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Naval Special Warfare Physical Training Guide

Naval Special Warfare Physical Training Guide

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Published by: John on Dec 17, 2012
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Naval Special Warfare
Physical TrainingGuide
DISCLAIMER: Preparation for this training can be equally strenuous. You should consult a physician before you begin any strenuous exer-
cise program, such as the one described here, or any diet modication, especially if you have or suspect that you may have heart disease,high blood pressure, diabetes, or any other adverse medical conditions. If you feel faint or dizzy at any time while performing any portion of this training program, stop immediately and seek medical evaluation. The United States Government and any service member or civilianemployed by the United States Government disclaims any liability, personal or professional, resulting from the misapplication of any training
procedure, technique, or guidance described in this guide.
Physical Training GuidePage2
he Naval Special WarfarePhysical Training Guideis designed to assist anyone
who wants to improve his t
-ness in order to take and passthePhysical Screening Test (PST) and succeed atBasicUnderwater Demolition/SEAL(BUD/S).This guide provides infor-mation about the type of train-ing required to properly pre-pare for the rigors of BUD/S,and it offers a tailorable 26-week training plan that shouldhelp a person with average
tness prepare for training
and avoid injury.Most of your cardio-vascular exercise shouldfocus on running andswimming, and yourstrength and calisthenicstraining should be doneto develop the necessarymuscular strength andendurance for maximumpull-ups, push-ups andsit-ups as they are necessaryfor success at BUD/S. Cross-training such as cycling,rowing and hiking is useful torehabilitate an injury, to addvariety or to supplement yourbasic training.Work to improve yourweakest areas. If you are asolid runner but a weak swim-mer, don’t spend all your timerunning just because you aregood at it. Move out of yourcomfort zone, and spendenough time in the water tobecome a solid swimmer aswell.The intensity of LSD work is low to moder-ate, so your pace should feel relatively easyand relaxed. These workouts build enduranceand provide relative recovery between moreintense sessions. To determine the appropri-ate intensity, use the Talk Test. You should beable to talk comfortably in short sentences orphrases while training, drawing breath be-tween phrases. If you can’t speak, you areworking too hard, and if you can speak con-tinually, you are not working hard enough. ForLSD workouts, focus more on duration than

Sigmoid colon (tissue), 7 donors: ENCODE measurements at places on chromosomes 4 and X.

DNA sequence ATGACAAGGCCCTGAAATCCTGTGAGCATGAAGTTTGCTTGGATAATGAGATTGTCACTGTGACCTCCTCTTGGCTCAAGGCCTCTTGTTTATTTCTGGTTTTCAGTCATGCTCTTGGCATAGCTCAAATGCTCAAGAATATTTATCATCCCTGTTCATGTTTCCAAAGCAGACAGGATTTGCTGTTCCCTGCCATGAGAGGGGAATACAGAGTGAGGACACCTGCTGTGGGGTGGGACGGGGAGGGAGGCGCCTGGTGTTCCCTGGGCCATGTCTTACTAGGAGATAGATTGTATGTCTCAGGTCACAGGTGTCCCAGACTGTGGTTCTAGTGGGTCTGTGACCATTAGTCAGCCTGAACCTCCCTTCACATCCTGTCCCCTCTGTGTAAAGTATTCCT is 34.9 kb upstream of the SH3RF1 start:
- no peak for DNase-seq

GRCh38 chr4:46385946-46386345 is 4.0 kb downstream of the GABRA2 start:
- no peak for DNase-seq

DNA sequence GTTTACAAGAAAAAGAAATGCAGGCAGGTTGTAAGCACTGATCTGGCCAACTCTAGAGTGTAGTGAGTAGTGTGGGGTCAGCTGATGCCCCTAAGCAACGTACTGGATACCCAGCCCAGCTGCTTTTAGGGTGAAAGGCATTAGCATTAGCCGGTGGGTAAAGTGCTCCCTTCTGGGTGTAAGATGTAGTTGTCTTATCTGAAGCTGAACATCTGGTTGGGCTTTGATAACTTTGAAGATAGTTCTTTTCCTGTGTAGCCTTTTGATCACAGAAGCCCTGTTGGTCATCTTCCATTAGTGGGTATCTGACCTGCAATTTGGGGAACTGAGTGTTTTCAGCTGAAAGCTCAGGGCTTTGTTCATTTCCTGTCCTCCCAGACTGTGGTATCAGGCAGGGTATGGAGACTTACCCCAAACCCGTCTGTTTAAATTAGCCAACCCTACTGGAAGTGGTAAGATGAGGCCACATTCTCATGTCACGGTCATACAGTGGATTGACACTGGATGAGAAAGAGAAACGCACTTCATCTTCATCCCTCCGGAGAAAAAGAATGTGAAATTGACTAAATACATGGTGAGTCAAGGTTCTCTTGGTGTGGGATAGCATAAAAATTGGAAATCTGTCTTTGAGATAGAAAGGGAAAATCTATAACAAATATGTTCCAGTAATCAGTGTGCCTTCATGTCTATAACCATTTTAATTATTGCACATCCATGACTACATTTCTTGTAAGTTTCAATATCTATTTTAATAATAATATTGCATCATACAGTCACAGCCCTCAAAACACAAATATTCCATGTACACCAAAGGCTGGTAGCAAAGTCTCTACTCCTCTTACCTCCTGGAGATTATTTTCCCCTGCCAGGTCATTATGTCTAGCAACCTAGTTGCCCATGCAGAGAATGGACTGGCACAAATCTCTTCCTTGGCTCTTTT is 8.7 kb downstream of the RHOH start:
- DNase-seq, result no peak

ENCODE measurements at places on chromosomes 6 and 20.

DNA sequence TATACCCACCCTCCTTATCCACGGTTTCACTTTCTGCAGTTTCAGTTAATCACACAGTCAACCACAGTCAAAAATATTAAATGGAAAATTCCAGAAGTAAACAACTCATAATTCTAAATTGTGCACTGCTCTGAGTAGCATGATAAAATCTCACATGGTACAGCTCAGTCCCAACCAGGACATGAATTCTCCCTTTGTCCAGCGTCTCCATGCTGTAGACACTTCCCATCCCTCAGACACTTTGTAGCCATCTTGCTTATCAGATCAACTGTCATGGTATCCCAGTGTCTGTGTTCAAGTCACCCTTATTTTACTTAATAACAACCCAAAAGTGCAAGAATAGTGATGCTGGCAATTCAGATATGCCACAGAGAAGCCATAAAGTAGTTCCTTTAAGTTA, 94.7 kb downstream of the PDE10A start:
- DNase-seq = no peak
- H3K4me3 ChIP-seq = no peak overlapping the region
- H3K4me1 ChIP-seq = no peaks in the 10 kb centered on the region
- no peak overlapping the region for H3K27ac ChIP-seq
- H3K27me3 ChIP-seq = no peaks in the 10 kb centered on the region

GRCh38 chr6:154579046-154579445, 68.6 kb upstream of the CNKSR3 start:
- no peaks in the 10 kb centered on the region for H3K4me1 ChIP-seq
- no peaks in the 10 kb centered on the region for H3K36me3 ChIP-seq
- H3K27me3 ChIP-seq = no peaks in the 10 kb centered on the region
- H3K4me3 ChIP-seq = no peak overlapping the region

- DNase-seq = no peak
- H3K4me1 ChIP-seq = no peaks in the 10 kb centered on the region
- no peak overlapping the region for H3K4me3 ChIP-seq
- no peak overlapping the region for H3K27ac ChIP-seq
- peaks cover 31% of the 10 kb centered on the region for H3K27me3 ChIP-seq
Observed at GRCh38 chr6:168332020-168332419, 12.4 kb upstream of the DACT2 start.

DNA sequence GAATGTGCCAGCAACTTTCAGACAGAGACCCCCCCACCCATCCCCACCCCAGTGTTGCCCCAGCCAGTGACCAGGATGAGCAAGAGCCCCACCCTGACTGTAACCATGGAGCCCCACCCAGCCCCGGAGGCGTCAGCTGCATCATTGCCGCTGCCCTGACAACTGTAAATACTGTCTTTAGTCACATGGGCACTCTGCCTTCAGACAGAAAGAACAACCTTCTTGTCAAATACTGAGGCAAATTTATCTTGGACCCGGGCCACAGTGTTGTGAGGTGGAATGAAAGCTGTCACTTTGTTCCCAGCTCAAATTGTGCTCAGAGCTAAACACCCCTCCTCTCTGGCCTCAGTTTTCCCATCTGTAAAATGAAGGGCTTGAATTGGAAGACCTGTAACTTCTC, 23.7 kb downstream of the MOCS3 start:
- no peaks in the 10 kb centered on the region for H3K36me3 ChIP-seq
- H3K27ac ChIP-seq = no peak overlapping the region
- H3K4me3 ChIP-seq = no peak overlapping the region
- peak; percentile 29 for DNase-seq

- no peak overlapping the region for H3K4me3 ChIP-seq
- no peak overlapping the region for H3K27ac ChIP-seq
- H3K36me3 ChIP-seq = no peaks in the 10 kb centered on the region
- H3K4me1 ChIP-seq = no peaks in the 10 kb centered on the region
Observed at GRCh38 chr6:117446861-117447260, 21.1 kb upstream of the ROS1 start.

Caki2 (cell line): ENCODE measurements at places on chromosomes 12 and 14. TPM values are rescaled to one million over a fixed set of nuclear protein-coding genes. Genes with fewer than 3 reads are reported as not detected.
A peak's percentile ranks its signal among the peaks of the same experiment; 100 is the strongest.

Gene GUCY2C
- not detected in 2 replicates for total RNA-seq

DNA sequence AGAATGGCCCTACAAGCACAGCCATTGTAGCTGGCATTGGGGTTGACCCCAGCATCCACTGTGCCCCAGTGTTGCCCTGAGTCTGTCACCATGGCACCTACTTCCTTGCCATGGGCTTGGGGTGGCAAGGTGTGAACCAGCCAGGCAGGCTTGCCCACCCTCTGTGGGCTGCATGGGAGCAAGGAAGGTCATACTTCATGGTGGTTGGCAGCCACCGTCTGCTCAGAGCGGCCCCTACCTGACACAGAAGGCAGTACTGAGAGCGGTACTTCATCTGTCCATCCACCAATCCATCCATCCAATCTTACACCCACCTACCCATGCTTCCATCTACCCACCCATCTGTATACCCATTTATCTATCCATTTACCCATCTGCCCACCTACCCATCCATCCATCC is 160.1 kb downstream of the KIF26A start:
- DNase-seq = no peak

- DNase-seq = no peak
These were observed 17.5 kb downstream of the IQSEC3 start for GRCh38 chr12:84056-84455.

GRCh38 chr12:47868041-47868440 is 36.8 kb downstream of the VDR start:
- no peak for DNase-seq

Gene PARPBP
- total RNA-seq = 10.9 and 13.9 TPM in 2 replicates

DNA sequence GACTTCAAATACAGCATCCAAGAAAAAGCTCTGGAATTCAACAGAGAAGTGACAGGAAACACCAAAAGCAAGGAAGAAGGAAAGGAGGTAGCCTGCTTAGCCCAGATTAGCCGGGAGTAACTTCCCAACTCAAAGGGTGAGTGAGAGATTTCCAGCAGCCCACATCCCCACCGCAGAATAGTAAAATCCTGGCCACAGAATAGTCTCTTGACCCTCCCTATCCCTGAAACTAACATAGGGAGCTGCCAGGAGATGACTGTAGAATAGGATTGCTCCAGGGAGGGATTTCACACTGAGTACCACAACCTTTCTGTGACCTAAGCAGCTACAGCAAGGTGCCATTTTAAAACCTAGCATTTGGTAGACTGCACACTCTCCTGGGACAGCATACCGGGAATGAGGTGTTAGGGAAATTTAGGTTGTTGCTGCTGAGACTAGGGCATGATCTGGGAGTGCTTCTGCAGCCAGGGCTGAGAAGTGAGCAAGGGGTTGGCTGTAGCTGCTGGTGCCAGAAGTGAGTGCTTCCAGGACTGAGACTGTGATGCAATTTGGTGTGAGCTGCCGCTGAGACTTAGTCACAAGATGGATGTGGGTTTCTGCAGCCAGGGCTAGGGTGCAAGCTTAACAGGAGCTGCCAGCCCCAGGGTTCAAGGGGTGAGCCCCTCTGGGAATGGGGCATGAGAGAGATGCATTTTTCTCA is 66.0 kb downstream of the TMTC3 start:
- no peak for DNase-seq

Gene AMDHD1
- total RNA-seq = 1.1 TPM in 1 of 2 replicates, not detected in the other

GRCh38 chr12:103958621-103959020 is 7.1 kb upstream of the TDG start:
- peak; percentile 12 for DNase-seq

intensity. If you are exceptionally t, you might
perform 40-90 minutes of continuous move-ment in one session. A practical goal to pre-pare for BUD/S is to build up to comfortablyrunning 5-6 miles or swimming 1-1.25 mileswithout stopping.
General TrainingGuidelines 
Your workouts should be
Planned and organized
Gradual, steady and continual
Balanced1 Long Slow Distance workout for both running and swimming
1 Continuous High Intensity workout for both running and swimming
1 Interval workout for both running and swimming
4-5 Calisthenics Routines
4-6 Strength Training Sessions – 2-3 each for upper and lower body
4-5 Core Exercise Routines
Daily Flexibility Routines
Specic injury prevention exercises as needed
These sessions typically involve movingfor 15-20 minutes without stopping at a paceapproximately 90-95% of the maximal paceyou could hold for that duration. The work-out should be very demanding but not totallyexhausting. On a scale of 1-10, with 10 be-ing the greatest effort possible, the workout
 Long Slow Distance
   W   o   r   k   o   u   t   s
Continuous High Intensity 
Physical Training GuidePage3
should feel like 8-9. If you are at a low tness
level, one repetition of 15-20 minutes is suf-
cient. As your tness improves, 2-3 repeti
-tions may be required. When performing more
than one repetition, allow sufcient recovery
between repetitions so you can maintain thedesired intensity of 90-95% of maximal pace. A reasonable recovery period is approxi-mately half of the work time. During this time,keep moving at a low intensity – slow jog,brisk walk or easy stroke. Do not come to acomplete stop.These sessions alternate short, intensework intervals with periods of recovery. Theformat consists of running 1/4-mile intervalsor swimming 100-yard intervals, allowing arecovery period of 2-2 1/2 times the amountof time it takes to perform the work interval.Your intensity or pace should be slightly fast-er than the pace of your most recent 1.5-milerun or 500-yard swim. For running, your 1/4-mile interval pace should initially be about4 seconds faster than your base pace, andfor swimming, your 100-yard interval paceshould initially be 2 seconds faster than yourbase. For example, if you recently completeda 1.5-mile run in 10:30 – 1/4 mile base paceof 1:45 – your interval training pace shouldbe about 1:41. If you completed a 500-yardswim in 10:30 – 100-yard base pace of 2:06 –intervals should be approximately 2:04.Begin your interval workouts with 4 in-tervls per session, and build progressivelytoward completing 10 intervals. Do not runor swim more than 10 intervals during aninterval session. When you can complete10 intervals in the prescribed times, workon gradually performing the intervals a littlefaster each week. Work on consistency,trying to keep little variation between yourfastest and slowest interval and pacing
If your currentpace is
Then your workout is
If your currentpace is
Then your workout is1/4-mile repeat timerecovery time
100-yard repeat timerecovery time
Table 1
Interval Paces
Table 1
provides appropriate paces and recovery times for interval workouts.

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